Wednesday, November 23, 2011

To do or not to do..

“No way, never again”…

This was my agonized reaction when friends and relatives came to see our newborn daughter and joked about having a brother for her next.

The sleepless nights, the overwhelming feeling of parenthood and the constant fatigue, it seemed like new babies came with a lot more than just the cute smiles and sleepy faces. They came with hungry tummies and poopy diapers. Also they took their own sweet time to decide which time zone they would rather follow than to fall in place with the rest of the world.

My husband was faring a little better than me since he wasn’t the one whose stomach was cut open to bring the baby out. Oh yes, I was so mad at him for being a man and getting it easy.

Me, I thought my life was over. With the deepest sense of love and protectiveness for the baby came a sense of despair for my own self. (I did come to know later that this was a very natural reaction to the process of having a baby and I was not as exceptional a woman, I thought I was). “How will I raise my little girl? Will I ever do anything in life now except worry about her?”I would mumble incoherent questions between sobs, most of which even didn’t make sense to me. I guess not, he would smile and say, not what I wanted to hear.

Whoever came to see the baby had the warmest expression on their faces. “She’s adorable, she looks like her dad, Oh, such a small baby and she will grow up so fast you won’t even know so hold on to her every minute she’s in your arms”. The last statement seemed a little farfetched to me at that time.  I even confided in my sister who wasn’t even married yet, that people who said all those lovely things had short lived memories and since their kids were all grown up they had forgotten the hellish first few months. My sister gave me a look like how can you say such mean things about this cute little baby, all she does is eat, sleep, make dirty diapers and cry and then eat again and sleep…? “hmmm, she does have that shrill irritating cry which goes on in the middle of the night, but she’s very cute”, quickly the aunt in her covered up on the factual but not so pleasant observation.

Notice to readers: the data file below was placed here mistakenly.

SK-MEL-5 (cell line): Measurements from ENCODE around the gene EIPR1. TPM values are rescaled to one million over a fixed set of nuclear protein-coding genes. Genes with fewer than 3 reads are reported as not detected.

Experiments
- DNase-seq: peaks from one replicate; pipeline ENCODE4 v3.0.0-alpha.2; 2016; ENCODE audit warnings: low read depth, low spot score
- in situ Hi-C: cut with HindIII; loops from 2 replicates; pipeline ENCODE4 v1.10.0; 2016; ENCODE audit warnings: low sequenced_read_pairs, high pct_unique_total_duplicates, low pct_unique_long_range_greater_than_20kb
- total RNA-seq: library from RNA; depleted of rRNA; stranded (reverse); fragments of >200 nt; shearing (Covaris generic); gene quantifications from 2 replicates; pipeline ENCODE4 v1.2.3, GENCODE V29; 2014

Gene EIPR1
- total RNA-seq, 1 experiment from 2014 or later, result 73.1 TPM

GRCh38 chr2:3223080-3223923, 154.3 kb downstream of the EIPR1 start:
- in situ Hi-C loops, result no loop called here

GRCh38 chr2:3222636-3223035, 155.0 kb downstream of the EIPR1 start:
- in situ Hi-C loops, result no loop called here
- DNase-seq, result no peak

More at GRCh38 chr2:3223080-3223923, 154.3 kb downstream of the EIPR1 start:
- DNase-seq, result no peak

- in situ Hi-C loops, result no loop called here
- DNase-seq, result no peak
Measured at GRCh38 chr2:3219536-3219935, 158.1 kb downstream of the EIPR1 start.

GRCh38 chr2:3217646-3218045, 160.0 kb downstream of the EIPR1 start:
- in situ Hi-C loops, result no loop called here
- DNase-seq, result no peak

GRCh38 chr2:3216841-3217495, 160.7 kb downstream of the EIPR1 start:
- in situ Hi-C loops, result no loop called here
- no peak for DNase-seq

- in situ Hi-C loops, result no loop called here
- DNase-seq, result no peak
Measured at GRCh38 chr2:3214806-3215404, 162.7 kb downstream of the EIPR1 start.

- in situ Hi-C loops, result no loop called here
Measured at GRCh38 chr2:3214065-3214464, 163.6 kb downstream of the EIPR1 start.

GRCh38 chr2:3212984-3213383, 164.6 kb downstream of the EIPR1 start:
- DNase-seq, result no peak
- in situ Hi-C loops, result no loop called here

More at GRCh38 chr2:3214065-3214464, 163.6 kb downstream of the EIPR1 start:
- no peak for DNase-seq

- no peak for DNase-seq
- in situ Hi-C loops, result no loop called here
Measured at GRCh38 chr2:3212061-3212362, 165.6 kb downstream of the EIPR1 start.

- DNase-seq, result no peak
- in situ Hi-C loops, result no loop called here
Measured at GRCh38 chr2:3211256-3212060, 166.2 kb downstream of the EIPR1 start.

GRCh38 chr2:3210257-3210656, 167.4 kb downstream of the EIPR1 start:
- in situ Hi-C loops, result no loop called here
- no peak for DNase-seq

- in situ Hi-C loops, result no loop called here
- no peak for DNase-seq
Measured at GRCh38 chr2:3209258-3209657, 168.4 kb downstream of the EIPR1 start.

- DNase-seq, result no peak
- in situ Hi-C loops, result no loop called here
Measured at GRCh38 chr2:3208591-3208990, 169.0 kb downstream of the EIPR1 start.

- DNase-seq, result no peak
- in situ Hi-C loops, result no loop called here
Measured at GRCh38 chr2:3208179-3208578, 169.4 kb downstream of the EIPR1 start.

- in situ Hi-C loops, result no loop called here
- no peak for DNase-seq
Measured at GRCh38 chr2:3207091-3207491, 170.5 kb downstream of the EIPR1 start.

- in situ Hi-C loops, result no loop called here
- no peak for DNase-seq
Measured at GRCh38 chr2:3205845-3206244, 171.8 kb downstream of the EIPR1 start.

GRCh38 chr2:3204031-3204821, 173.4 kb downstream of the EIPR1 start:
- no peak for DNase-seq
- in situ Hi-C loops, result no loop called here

But time did fly and before we knew it was her 3rd Birthday (sob..sob..sob..very emotional while I write this). And once she started going to preschool every day she came back home and asked for a baby sister to play with. Seeing her friends with their siblings made her feel lonely and jealous. For us it was a huge dilemma. I had just earned a small portion of my freedom back and wasn’t sure I wanted to go through the whole grind again, forget so soon. My husband being an only child himself really didn’t see any disadvantage to that position. But in the end I thought of my younger sister, our relationship as children and how it evolved from siblings who couldn’t stand each other to sisters who watch out for each other.

We were as different as chalk and cheese, me and my sister and all we did was fight constantly. I have been told that I had requested my mom to send the baby back to the hospital where she came from, the day they brought her home (they might be just making this up to try and make me feel guilty after all these years). And yet today, we count on each other like never before. I guess the fights were all about growing up together and once we did grow up, the equation changed completely. We still have our differences but the care and concern comes out even in the disagreements.  

She will have lots of friends if not a sibling and they will stand by her, said hubby dear playing the devil’s advocate. True, I thought, but acquaintances, friends, neighbors are more transient than a brother or a sister. Even with the best of intentions, it is hard to go back to old friends as often as you would want to. You keep on making new friends in life, not necessarily forgetting the old ones, but with family there are only additions. I do not in any way undermine the importance of dependable friends; just that I believe they don’t substitute for a sibling and the other way round. Why not give her a chance to have both, I told him.